slowing it back down

I started making my own stocks well before I’d heard of anything called “slow food”, and when I still though that slow-cookers (which were all Crock Pots) were only for potlucks.

Having finally moved into my own apartment, working a real job, and feeling that subsisting on student food was no longer acceptable, I stumbled down to Barnes and Noble in search of a cookbook that would teach me how to cook, well, everything. I found it, btw. As Mark Bittman baby-stepped me through things like stir-frying chicken, baking banana bread, and roasting a whole bird on a weeknight, he kept referring back to one strange activity. Why on earth would anyone want to make homemade chicken stock? Isn’t that the stuff that comes in cans?

But I tried it, and it was easy, made the apartment smell awesome, and, well, it was good. So I became one of “those” cooks. Scoffing at bouillon cubes, looking down upon those who stooped to prepackaged chicken broth (regardless of how low-sodium it might be). Real Stock or Bust was my motto… Until I bought a house. And started grad school. And found myself not cooking at all due to a lack of good stock. Which was silly of course, so I opened my mind a little. Found a broth or two that I didn’t mind. Maybe purchased a case of the stuff at Costco. Lost the art. I haven’t made a stock (with the exclusion of the neck+giblets mini-stocks for Thanksgiving gravies) for well over a year.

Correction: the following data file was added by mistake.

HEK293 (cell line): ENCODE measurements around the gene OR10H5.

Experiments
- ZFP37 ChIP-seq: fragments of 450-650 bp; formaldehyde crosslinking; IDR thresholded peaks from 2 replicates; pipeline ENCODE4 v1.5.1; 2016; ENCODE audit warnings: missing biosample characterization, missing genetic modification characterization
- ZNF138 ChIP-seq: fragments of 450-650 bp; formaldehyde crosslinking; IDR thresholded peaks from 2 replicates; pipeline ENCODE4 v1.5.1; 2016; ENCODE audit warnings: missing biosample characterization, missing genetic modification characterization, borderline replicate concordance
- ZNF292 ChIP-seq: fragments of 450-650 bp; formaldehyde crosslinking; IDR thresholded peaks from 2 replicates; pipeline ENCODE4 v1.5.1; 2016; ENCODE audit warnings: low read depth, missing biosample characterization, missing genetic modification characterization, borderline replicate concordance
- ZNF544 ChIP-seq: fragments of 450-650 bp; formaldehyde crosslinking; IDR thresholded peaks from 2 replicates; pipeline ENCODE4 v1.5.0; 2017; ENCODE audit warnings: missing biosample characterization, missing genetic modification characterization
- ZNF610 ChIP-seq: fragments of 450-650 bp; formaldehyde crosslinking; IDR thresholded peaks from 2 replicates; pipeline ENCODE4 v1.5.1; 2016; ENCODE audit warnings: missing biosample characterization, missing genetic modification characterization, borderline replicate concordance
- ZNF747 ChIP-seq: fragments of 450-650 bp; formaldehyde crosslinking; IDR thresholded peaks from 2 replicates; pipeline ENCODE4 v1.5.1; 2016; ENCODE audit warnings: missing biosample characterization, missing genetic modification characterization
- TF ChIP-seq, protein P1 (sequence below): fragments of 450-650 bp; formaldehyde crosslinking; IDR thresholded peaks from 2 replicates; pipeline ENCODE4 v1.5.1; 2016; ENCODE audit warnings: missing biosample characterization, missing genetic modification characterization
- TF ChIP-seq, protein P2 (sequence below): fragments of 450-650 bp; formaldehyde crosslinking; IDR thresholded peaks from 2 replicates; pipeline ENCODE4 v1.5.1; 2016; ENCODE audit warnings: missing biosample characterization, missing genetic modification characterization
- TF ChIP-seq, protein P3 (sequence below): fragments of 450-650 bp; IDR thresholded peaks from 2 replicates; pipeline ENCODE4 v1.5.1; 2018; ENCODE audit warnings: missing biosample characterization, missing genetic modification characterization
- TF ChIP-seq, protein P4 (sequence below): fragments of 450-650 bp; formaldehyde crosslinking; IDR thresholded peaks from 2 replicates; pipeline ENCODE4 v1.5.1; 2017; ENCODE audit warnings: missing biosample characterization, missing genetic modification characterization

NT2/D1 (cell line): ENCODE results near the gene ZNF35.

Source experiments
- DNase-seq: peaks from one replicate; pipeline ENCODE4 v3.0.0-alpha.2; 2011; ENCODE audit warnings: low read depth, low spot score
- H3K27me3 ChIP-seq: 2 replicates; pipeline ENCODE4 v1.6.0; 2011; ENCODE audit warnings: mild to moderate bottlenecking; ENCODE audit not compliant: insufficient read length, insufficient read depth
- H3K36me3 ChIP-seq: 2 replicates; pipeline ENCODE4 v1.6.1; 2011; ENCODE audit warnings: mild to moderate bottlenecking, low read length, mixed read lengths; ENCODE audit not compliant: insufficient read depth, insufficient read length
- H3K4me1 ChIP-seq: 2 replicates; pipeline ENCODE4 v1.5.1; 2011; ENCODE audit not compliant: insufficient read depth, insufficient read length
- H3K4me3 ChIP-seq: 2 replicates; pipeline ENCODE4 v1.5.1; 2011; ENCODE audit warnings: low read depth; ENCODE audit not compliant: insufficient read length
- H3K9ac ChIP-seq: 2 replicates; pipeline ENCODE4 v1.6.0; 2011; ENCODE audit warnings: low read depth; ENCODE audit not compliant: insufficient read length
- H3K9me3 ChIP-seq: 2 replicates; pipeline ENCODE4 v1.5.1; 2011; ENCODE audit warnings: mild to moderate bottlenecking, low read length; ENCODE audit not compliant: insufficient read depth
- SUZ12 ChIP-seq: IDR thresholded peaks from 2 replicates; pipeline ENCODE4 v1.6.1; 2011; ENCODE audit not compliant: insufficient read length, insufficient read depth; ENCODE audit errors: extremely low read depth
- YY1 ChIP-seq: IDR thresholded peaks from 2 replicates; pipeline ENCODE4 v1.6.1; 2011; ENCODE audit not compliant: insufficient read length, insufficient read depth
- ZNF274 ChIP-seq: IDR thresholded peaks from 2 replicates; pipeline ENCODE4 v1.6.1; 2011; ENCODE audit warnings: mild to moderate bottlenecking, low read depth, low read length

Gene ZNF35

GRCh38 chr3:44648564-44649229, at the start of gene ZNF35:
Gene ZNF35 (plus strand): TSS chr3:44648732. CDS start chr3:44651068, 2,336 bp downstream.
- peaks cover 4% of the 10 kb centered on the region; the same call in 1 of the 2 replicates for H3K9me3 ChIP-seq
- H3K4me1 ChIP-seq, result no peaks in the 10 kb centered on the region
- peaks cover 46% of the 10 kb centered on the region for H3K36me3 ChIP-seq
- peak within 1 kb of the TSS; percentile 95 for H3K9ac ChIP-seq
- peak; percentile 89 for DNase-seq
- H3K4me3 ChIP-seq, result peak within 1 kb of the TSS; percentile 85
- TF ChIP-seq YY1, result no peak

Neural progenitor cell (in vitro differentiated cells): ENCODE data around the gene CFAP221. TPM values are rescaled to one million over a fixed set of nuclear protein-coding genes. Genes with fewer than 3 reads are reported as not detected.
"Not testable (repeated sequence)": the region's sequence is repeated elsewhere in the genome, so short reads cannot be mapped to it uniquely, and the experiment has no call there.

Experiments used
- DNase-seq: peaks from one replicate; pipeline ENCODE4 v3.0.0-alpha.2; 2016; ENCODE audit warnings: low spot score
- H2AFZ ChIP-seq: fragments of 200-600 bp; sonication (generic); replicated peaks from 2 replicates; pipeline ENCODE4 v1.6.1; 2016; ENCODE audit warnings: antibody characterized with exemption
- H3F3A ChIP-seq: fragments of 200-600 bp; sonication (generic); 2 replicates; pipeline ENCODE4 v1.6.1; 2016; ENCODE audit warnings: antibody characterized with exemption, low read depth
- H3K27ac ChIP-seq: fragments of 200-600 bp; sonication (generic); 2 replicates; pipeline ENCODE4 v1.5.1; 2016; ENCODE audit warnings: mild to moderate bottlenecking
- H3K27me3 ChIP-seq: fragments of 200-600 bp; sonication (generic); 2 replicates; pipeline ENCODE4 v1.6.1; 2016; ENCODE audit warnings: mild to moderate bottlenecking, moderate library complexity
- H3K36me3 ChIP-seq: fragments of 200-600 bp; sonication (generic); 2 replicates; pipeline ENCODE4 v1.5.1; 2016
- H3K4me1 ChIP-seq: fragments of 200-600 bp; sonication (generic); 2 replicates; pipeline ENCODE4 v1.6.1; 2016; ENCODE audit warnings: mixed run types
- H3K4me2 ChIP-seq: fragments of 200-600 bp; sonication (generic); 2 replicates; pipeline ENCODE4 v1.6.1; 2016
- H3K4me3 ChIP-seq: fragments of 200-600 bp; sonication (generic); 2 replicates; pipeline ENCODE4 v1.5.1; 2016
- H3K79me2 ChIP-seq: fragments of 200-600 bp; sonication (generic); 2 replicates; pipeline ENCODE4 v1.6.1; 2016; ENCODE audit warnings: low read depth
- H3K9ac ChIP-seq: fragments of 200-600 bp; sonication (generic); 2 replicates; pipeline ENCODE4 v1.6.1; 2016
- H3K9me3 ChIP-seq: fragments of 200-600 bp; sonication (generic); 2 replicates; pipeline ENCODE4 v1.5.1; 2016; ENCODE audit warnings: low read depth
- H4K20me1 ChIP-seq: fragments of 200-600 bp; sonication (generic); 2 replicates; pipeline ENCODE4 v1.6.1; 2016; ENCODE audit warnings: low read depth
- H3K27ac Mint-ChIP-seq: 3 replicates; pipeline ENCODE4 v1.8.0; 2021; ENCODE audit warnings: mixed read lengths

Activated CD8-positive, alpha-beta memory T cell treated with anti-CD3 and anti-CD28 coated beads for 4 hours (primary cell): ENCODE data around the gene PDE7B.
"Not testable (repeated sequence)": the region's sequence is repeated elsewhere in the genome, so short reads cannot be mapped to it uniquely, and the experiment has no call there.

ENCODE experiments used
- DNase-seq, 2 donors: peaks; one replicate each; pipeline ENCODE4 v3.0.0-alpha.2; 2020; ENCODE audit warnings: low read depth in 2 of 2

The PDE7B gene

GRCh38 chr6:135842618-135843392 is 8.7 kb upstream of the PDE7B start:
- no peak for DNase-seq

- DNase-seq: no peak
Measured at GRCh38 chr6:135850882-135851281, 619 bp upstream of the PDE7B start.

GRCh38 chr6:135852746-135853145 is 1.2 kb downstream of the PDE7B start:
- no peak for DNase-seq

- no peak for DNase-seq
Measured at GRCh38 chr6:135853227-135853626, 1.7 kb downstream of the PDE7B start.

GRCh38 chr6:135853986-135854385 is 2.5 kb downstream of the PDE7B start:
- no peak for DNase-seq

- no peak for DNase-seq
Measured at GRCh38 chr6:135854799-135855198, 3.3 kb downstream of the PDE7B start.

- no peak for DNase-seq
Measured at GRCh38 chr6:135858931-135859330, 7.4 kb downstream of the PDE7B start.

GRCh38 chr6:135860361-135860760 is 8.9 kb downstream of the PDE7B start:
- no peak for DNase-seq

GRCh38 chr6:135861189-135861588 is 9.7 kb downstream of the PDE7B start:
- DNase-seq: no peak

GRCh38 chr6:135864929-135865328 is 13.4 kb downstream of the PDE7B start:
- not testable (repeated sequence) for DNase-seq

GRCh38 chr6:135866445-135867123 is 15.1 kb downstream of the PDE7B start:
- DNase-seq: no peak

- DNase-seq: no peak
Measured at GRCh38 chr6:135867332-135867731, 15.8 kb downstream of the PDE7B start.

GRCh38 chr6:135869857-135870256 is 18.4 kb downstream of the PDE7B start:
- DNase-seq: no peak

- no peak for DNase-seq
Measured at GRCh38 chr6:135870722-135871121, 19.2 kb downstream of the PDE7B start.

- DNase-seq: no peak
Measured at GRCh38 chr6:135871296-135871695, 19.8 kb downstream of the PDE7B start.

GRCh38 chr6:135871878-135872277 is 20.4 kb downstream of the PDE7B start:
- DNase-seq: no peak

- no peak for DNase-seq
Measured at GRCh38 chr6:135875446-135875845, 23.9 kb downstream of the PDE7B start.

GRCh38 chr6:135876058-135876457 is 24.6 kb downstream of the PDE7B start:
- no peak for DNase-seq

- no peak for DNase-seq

That’s ending today. With a little advice from Mark, some pointers from Alton Brown, Harold McGee, and a swift kick in the pants from Anthony Bourdain (who is speaking at the Triple Rock at 1900 tomorrow, btw) I ventured into the depths of my freezer, and pulled out some chicken carcasses that I’ve been saving. I headed to the store and picked up another whole chicken to help augment it, and reached for some onions, shallots, garlic and celery that I had lying around. The meat and the olive oil tossed veggies roasted at 400F for an hour or so, ended up in The Big Pot covered with the coldest of water, and have been just barely simmering since about 1430 this afternoon. I figure I’ll give it until about 2200 – I’ve been told that you can tell a stock is done when you can snap the bones in half just by squeezing them with your tongs (and I’ve got pretty cheap tongs).

Simmering done, I’ll strain and chill (I’ve got weather and a garage on my side for an easy cool-down session tonight). And tomorrow? Some reduction if necessary, then Mexican Chicken Soup.

I haven’t been this hungry for tomorrow’s dinner in a while.

there’s too much confusion here…

Waking up at 10ish, doing…stuff, breakfast at Key’s, shopping at multiple stores that didn’t have anything on sale, dessert at Wuollet, curling up on a couch-like object to watch half a season of sci-fi…

I may be experiencing the best weekend ever.

schadenfreude